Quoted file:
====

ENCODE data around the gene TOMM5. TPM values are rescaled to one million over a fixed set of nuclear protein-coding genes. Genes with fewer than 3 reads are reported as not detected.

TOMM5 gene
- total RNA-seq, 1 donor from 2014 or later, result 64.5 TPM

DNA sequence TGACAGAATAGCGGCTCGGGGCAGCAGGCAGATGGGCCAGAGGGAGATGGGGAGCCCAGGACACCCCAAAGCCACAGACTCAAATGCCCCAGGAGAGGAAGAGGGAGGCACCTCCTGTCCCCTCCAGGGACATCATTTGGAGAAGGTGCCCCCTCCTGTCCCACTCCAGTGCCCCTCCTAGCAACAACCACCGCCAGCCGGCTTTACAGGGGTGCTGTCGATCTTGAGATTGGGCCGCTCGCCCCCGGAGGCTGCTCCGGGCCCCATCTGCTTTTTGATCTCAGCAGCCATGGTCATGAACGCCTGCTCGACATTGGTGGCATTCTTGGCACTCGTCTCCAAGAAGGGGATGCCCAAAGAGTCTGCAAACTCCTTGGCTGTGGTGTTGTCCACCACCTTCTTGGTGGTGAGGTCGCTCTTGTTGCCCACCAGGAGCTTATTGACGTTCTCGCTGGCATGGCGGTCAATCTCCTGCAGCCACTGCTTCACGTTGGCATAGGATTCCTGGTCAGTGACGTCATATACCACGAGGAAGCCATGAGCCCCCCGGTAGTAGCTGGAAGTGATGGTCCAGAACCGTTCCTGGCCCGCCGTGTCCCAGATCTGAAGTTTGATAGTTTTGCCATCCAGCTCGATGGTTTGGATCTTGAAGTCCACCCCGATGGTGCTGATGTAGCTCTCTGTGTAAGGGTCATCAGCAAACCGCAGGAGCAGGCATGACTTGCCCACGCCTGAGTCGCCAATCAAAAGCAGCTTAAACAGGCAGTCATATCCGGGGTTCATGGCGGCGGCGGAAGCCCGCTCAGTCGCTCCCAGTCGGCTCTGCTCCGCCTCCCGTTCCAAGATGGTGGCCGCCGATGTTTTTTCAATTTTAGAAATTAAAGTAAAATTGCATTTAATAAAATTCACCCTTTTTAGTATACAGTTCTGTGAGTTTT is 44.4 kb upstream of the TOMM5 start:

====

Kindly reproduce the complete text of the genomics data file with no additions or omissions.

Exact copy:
ENCODE data around the gene TOMM5. TPM values are rescaled to one million over a fixed set of nuclear protein-coding genes. Genes with fewer than 3 reads are reported as not detected.

TOMM5 gene
- total RNA-seq, 1 donor from 2014 or later, result 64.5 TPM

DNA sequence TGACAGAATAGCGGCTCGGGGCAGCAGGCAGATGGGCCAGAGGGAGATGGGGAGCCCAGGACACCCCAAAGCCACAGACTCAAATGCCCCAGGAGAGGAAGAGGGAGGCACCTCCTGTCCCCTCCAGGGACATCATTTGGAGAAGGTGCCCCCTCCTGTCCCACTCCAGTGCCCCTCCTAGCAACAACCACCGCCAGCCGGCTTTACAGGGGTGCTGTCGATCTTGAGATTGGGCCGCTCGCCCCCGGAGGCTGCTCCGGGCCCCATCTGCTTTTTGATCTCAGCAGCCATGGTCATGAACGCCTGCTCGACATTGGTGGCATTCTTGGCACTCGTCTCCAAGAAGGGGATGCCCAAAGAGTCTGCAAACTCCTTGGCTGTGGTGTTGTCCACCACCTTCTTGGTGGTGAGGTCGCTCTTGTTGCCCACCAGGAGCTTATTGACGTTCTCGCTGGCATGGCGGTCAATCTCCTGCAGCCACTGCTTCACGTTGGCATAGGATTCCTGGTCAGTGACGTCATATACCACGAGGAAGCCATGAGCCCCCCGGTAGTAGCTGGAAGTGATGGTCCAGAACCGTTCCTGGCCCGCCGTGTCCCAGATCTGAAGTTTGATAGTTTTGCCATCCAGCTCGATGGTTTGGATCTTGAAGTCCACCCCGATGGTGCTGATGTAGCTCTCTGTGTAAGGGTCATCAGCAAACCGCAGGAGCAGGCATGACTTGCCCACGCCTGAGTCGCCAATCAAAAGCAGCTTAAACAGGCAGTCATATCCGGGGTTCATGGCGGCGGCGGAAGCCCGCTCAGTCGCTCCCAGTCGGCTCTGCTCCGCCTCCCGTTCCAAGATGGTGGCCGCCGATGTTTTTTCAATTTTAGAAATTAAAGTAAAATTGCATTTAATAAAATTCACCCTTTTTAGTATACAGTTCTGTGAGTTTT is 44.4 kb upstream of the TOMM5 start: